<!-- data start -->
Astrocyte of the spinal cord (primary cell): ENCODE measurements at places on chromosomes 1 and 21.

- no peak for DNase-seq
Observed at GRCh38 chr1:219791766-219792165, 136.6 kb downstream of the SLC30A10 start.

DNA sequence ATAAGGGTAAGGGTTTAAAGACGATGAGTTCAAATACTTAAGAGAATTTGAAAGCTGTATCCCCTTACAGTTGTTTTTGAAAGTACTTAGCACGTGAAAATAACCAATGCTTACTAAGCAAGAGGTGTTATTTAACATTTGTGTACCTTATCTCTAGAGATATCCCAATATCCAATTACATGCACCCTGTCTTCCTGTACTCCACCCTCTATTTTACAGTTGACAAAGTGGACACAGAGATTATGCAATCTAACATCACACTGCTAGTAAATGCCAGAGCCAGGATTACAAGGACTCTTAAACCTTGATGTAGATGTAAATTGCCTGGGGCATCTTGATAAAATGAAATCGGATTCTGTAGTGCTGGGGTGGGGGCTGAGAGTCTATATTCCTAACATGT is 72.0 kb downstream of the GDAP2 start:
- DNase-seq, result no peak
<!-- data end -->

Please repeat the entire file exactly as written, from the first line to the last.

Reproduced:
Astrocyte of the spinal cord (primary cell): ENCODE measurements at places on chromosomes 1 and 21.

- no peak for DNase-seq
Observed at GRCh38 chr1:219791766-219792165, 136.6 kb downstream of the SLC30A10 start.

DNA sequence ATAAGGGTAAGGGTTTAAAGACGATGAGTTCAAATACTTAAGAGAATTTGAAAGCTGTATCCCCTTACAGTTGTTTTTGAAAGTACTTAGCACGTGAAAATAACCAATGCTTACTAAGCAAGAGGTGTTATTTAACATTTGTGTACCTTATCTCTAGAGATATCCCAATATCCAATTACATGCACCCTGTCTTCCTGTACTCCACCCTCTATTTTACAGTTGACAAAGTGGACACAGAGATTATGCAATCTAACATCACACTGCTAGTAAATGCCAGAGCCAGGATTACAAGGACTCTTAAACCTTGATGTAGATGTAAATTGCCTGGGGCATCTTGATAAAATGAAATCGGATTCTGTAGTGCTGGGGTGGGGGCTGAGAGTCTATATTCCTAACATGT is 72.0 kb downstream of the GDAP2 start:
- DNase-seq, result no peak